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How fictitious are fictitious forces?

More specifically, in a rotating reference frame i.e. on the surface of the earth does an object that is 'stationary' and in contract with the ground feel centrifugal and Coriolis forces? Or are these forces purely fictional and used to account for differences in observed behaviour relative to an inertial frame?

To give a practical example a turreted armoured vehicle is sitting stationary and horizontally somewhere in the UK. The turret is continually rotating in an anti-clockwise direction. Do the motors that drive the turret's rotation require more power as the turret rotates from east to west and less power as the turret rotates from west to east? i.e. are the turret motors cyclically assisted and hindered by the earths rotation?

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Here's one that always confuses me: Alice is falling freely under gravity. For Bob, on observer on earth, Alice experiences a force mg, and thus accelerates towards earth with an acceleration g. In Alice's frame, she experiences a force mg downwards, but because we are in a non-inertial frame, there is a 'pseudo' force mg upwards, so two forces cancel out and in her frame she is not accelerating. Everything was fine until here. But according to Einstein's principle of equivalence, an inertial frame is equivalent to a frame falling freely under gravity. So, does this make the 'pseudo' force tha –  Spot Apr 24 '12 at 16:16
    
It's not necessary to make this pseudo force construction here - the last line explains why the third line is no problem. In the beginning claim "she experiences a force mg downwards" you'd have to explain what "experiences" means because if you consider her to be a point particle, then as you said, she doesn't effectively feel any acceleration. The principle says exactly that, namely that if you're in free call, you locally don't know that there is a gravitational field around. Notice there is no global inertial frame in that example. Also, don't post questions as an answer (this is no forum) –  NikolajK Apr 24 '12 at 16:28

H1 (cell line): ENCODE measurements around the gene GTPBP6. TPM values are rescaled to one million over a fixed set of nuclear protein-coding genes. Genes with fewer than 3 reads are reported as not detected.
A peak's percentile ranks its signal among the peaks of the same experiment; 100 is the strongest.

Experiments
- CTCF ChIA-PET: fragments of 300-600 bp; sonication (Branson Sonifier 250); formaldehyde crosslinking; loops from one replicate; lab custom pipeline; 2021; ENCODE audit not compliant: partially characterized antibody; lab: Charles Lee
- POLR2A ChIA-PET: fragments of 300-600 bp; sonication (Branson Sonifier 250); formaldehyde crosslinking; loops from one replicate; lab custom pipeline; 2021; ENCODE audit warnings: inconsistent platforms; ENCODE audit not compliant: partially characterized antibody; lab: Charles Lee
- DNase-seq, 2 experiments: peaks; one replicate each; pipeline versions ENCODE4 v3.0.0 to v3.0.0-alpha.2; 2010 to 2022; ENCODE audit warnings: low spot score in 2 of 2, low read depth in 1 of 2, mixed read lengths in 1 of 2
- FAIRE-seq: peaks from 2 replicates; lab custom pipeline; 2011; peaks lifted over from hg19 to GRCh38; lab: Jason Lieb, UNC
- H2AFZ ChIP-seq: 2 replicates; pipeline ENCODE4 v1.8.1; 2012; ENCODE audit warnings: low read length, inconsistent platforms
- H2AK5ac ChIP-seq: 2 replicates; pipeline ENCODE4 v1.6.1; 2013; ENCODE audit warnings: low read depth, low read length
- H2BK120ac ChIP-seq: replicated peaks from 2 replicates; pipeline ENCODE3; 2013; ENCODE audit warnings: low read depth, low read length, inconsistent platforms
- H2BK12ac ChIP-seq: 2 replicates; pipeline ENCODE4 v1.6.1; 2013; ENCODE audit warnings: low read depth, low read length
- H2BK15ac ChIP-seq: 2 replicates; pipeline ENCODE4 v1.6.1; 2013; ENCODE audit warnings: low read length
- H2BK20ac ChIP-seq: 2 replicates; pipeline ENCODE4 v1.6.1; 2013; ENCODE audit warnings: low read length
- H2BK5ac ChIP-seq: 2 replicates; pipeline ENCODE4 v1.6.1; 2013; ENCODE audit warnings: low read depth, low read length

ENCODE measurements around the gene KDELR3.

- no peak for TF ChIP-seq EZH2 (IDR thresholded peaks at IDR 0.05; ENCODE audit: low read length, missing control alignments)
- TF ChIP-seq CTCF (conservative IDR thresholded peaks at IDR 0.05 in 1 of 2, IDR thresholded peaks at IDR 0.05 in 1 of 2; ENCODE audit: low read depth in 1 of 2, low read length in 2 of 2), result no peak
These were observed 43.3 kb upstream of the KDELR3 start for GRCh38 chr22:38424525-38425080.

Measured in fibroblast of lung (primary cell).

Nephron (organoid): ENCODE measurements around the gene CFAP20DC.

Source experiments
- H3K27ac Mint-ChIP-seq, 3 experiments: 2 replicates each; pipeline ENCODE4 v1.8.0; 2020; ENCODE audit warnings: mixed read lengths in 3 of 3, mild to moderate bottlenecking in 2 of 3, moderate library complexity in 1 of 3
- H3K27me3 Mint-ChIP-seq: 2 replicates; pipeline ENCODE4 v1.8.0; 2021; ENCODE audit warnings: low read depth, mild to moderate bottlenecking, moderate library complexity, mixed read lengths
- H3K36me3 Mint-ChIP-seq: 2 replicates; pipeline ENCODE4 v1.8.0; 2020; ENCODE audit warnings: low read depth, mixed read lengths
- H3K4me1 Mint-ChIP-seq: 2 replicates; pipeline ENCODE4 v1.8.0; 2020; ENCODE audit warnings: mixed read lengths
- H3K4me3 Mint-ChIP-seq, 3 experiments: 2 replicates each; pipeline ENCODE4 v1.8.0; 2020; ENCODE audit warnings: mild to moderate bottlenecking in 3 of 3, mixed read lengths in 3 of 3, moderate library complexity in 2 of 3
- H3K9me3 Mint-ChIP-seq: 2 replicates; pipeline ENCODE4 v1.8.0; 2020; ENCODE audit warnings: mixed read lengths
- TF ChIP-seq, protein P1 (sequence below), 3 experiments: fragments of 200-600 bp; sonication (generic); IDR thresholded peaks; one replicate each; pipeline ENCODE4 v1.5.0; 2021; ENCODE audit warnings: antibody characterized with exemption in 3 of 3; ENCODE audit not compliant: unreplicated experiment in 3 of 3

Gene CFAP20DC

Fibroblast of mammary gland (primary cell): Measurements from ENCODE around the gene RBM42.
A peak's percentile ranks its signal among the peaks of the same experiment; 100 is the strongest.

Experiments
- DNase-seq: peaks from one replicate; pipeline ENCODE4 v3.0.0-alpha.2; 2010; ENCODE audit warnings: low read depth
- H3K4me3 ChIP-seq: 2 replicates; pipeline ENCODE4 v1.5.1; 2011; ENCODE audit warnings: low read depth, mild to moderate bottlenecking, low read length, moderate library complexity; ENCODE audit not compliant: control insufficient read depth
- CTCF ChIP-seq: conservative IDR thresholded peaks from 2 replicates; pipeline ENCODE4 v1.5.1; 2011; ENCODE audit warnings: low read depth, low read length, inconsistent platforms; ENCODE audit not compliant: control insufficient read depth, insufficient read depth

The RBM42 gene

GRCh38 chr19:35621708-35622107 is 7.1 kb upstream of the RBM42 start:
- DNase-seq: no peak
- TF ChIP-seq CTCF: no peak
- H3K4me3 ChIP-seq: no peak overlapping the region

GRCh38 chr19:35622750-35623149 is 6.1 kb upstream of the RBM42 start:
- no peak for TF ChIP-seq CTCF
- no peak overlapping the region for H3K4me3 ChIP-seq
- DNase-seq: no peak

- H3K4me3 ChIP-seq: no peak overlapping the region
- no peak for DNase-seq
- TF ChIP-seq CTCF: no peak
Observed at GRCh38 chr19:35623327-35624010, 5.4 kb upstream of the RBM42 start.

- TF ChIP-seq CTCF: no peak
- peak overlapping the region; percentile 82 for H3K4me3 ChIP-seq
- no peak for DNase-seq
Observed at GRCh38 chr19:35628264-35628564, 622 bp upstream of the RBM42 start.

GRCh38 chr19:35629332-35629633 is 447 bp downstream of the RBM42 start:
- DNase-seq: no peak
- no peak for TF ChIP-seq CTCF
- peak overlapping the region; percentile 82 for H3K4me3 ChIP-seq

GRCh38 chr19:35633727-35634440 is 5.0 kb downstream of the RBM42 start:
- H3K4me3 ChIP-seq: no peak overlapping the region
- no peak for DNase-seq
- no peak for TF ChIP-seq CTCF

You could probably post this as a separate question, since it's not really an answer to the question posted here. –  tmac Apr 24 '12 at 16:28

4 Answers 4

up vote 1 down vote accepted

No, they are not real forces.

Quoting from my answer here

Whenever we view a system from an accelerated frame, there is a "psuedoforce" or "false force" which appears to act on the bodies. Note that this force is not actually a force, more of something which appears to be acting. A mathematical trick, if you will.

Let's take a simple case. You are accelerating with $\vec{a}$ in space, and you see a little ball floating around. This is in a perfect vacuum, with no electric/magnetic/gravitational/etc fields. So, the ball does not accelerate.

But, from your point of view, the ball accelerates with an acceleration $-\vec{a}$, backwards relative to you. Now you know that the space is free of any fields, yet you see the particle accelerating. You can either deduce from this that you are accelerating, or you can decide that there is some unknown force, $-m\vec{a}$, acting on the ball. This force is the psuedoforce. It mathematically enables us to look at the world from the point of view of an accelerated frame, and derive equations of motion with all values relative to that frame. Many times, solving things from the ground frame get icky, so we use this. But let me stress once again, it is not a real force.

And here:

The centrifugal force is basically the psuedoforce acting in a rotating frame. Basically, a frame undergoing UCM has an acceleration $\frac{mv^2}{r}$ towards the center. Thus, an observer in that rotating frame will feel a psuedoforce $\frac{mv^2}{r}$ outwards. This psuedoforce is known as the centrifugal force.

Unlike the centripetal force, the centrifugal force is not real. Imagine a ball being whirled around. It has a CPF $=\frac{mv^2}{r}$, and this force is the tension in the string. But, if you shift to the balls frame (become tiny and stand on it), it will appear to you that the ball is stationary (as you are standing on it. The rest of the world will appear to rotate). But, you will notice something a bit off: The ball still has a tension force acting on it, so how is is steady? This balancing of forces you attribute to a mysterious "centrifugal force". If you have mass, you feel the CFF, too (from the ground, it is obvious that what you feel as the CFF is due to your inertia)